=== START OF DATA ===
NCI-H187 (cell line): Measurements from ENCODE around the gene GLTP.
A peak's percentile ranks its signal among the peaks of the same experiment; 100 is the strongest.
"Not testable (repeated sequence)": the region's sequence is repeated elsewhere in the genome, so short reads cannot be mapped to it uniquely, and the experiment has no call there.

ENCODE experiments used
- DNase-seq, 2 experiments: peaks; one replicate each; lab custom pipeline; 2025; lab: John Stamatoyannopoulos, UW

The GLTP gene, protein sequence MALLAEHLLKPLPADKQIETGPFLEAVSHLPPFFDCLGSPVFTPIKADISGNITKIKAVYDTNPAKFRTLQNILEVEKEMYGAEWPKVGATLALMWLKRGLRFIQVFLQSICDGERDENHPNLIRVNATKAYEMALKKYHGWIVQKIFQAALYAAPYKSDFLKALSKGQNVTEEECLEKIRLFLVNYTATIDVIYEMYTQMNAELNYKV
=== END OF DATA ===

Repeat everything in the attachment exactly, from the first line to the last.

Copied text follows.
NCI-H187 (cell line): Measurements from ENCODE around the gene GLTP.
A peak's percentile ranks its signal among the peaks of the same experiment; 100 is the strongest.
"Not testable (repeated sequence)": the region's sequence is repeated elsewhere in the genome, so short reads cannot be mapped to it uniquely, and the experiment has no call there.

ENCODE experiments used
- DNase-seq, 2 experiments: peaks; one replicate each; lab custom pipeline; 2025; lab: John Stamatoyannopoulos, UW

The GLTP gene, protein sequence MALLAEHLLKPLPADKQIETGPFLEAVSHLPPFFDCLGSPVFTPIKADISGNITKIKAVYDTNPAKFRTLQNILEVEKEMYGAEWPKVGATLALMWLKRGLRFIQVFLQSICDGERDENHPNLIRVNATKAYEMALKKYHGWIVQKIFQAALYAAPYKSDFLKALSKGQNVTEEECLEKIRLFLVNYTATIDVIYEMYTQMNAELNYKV